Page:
J. L. BELL is a Massachusetts writer who specializes in (among other things) the start of the American Revolution in and around Boston. He is particularly interested in the experiences of children in 1765-75. He has published scholarly papers and popular articles for both children and adults. He was consultant for an episode of History Detectives, and contributed to a display at Minute Man National Historic Park.

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Thursday, September 04, 2014

Fears in the Massachusetts Countryside

Yesterday I quoted a letter from Gen. Thomas Gage toward the end of September 1774, as he realized nearly all of New England was defying his authority.

Here’s a look at that month from the other end, and the other side. In the summer of 1774, Massachusetts Whigs began holding county conventions to organize against Parliament’s new Massachusetts Government Act and Boston Port Bill. That trend began in the west and spread east, preceding regular court sessions.

Here’s an extract from the minutes of the Worcester County Convention on 31 Aug 1774:
It was Moved, That whereas, it is generally expected, that the governor will send one or more regiments to enforce the execution of the acts of parliament, on the 6th of September [when the county court session was due to begin], that it be recommended to the inhabitants of this county, if there is intelligence, that troops are on their march to Worcester, to attend, properly armed, in order to repel any hostile force which may be employed for that purpose. The motion, after some debate being withdrawn;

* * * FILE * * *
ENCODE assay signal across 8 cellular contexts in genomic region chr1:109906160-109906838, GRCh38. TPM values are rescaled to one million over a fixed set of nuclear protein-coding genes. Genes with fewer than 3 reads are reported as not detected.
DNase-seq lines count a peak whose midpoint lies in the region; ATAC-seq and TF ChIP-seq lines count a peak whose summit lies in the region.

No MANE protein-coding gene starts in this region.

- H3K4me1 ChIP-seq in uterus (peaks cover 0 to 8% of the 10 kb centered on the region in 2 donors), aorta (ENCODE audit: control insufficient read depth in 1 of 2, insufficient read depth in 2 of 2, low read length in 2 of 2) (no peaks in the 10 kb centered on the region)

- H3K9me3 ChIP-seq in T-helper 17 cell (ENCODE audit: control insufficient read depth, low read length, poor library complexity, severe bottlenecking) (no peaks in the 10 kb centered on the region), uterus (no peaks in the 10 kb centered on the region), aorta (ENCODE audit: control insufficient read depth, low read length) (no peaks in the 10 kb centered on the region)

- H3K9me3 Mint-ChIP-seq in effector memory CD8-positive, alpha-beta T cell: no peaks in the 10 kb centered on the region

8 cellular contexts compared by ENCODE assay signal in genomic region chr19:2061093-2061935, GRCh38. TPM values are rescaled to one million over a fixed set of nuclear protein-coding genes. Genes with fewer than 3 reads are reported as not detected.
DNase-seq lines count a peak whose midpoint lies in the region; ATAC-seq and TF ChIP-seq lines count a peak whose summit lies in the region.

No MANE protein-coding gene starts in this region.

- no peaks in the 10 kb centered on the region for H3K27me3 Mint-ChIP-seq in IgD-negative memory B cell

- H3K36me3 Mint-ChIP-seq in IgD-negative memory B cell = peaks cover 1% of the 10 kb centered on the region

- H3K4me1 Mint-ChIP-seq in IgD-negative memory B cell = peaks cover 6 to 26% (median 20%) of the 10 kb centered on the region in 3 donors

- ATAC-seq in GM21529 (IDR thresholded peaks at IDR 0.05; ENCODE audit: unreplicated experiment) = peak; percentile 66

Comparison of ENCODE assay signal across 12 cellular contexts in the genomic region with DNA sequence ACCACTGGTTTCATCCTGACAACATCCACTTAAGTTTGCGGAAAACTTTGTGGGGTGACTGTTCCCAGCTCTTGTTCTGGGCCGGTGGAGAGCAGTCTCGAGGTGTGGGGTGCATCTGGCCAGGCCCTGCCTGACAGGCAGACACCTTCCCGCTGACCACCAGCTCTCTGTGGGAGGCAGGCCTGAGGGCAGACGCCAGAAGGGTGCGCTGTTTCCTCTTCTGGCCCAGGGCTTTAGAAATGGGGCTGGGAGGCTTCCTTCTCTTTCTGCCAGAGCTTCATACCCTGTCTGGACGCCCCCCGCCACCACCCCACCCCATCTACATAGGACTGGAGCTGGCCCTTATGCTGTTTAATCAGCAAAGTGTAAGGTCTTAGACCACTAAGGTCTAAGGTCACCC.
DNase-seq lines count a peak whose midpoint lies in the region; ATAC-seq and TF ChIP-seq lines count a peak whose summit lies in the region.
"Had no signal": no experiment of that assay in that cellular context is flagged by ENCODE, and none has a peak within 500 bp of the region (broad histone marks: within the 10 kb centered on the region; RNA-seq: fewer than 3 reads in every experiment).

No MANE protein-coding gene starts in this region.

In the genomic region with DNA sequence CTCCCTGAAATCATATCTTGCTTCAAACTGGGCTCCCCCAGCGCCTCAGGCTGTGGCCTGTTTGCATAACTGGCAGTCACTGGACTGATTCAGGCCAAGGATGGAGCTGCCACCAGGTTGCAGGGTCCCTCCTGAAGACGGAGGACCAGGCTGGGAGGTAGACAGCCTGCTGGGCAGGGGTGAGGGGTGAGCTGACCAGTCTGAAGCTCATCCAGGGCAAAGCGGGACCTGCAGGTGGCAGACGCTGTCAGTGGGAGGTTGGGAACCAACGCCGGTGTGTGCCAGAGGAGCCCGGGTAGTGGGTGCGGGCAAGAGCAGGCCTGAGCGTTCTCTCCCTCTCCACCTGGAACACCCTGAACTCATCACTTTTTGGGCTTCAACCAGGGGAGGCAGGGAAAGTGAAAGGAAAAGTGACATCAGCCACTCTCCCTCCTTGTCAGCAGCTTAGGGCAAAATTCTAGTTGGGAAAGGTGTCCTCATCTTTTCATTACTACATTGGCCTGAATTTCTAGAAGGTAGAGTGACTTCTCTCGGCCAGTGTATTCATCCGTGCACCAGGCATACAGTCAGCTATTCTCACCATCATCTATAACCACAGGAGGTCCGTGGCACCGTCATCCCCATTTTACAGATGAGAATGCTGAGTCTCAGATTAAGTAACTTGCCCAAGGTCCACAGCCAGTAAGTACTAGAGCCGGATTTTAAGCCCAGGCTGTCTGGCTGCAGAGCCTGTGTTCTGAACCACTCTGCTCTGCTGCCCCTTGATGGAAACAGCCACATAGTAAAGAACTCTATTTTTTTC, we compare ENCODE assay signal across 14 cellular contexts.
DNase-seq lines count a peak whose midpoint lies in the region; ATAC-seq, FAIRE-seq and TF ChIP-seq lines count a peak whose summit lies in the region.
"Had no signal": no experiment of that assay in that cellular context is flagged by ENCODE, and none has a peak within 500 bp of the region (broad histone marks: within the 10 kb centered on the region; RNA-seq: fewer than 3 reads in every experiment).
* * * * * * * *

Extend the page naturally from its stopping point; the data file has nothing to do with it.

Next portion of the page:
Voted, That if there is an invasion, or danger of an invasion, in any town in this county, then such town as is invaded, or being in danger thereof, shall, by their committees of correspondence, or some other proper persons, send letters, by express posts, immediately, to the committees of the adjoining towns, who shall send to other committees in the towns adjoining them, that they all come properly armed and accoutered to protect and defend the place invaded.
The convention wasn’t yet ready to endorse armed resistance based merely on “intelligence, that troops are on their march,” but those men were ready to do so if a town’s committee sent word of “being in…danger of an invasion.” Within two days, thousands of Massachusetts militiamen was on the march. I’ll talk about that in Worcester on Sunday.

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